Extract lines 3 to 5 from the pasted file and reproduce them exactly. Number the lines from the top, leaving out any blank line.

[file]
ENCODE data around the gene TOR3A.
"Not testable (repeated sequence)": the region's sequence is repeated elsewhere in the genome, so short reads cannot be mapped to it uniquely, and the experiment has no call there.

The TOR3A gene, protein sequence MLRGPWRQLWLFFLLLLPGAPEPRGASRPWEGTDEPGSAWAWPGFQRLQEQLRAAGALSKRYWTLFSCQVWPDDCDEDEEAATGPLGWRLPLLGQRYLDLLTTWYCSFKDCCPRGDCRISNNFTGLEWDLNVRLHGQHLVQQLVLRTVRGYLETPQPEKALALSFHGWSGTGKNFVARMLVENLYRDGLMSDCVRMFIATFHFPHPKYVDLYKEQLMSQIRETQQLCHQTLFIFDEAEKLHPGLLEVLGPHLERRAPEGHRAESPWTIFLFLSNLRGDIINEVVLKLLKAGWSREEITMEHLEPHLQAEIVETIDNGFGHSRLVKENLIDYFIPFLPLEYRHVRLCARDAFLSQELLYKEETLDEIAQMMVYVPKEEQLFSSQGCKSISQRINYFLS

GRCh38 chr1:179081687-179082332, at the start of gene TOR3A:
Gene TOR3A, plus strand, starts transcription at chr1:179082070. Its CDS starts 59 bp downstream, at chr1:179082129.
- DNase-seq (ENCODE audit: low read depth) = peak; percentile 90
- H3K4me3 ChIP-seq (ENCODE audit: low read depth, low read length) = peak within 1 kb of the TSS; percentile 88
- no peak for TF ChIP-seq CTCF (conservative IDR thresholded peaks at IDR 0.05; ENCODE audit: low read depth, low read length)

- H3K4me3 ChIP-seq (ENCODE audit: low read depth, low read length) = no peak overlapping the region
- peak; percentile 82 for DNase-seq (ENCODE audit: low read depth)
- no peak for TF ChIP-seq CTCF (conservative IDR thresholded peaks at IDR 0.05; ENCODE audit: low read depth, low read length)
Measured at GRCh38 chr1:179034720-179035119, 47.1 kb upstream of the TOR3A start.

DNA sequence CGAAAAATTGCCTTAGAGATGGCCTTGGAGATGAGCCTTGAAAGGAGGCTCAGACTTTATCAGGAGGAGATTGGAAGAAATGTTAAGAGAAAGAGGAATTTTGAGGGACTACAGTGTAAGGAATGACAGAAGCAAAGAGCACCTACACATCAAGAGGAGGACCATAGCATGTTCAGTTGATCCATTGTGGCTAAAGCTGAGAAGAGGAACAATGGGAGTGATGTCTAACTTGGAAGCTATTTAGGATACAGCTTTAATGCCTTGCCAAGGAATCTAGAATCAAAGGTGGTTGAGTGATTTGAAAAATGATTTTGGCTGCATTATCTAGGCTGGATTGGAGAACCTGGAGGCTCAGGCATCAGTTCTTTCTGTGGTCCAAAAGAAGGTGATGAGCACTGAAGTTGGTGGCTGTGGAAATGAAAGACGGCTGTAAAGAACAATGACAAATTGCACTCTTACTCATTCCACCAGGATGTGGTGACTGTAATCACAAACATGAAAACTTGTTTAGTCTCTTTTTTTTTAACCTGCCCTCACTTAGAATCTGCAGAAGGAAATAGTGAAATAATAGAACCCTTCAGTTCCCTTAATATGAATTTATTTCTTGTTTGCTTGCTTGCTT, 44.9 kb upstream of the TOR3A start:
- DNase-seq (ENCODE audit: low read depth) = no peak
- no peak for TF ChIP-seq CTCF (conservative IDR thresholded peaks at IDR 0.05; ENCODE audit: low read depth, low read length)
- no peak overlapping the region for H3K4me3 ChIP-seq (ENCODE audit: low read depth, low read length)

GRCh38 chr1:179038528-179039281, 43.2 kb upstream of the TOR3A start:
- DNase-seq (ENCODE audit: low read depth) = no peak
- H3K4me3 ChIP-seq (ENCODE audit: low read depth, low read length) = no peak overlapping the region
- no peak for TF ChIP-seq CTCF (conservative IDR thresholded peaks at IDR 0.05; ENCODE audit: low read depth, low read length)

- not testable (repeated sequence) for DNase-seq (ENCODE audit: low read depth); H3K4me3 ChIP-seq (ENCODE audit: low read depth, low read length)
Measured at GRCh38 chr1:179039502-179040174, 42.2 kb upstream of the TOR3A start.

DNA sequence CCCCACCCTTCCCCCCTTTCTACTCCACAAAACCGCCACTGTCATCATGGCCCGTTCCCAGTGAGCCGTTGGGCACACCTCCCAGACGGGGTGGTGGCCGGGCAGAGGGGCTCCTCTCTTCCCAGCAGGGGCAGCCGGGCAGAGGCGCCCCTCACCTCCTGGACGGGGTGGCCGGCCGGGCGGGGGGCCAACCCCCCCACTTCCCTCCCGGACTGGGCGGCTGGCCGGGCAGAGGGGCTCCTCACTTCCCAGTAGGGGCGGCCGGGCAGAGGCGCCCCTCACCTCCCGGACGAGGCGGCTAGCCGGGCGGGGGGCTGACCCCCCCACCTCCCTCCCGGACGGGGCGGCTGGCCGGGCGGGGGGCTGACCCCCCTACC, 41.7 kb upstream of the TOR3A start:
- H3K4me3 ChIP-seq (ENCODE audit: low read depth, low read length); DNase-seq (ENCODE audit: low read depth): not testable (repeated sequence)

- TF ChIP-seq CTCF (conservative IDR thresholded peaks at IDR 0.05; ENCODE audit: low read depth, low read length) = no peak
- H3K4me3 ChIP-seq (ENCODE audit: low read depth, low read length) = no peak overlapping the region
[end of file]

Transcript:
The TOR3A gene, protein sequence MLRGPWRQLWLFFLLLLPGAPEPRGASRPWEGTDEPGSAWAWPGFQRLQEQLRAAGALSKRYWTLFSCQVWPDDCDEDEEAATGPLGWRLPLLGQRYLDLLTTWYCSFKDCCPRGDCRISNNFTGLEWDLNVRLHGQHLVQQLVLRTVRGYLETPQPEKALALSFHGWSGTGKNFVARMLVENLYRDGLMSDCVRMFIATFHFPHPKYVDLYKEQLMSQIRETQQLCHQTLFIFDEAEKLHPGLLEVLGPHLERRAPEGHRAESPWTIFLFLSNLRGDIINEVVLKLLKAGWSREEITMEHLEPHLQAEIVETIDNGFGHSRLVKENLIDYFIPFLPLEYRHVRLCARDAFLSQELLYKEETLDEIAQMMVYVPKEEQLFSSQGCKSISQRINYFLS

GRCh38 chr1:179081687-179082332, at the start of gene TOR3A:
Gene TOR3A, plus strand, starts transcription at chr1:179082070. Its CDS starts 59 bp downstream, at chr1:179082129.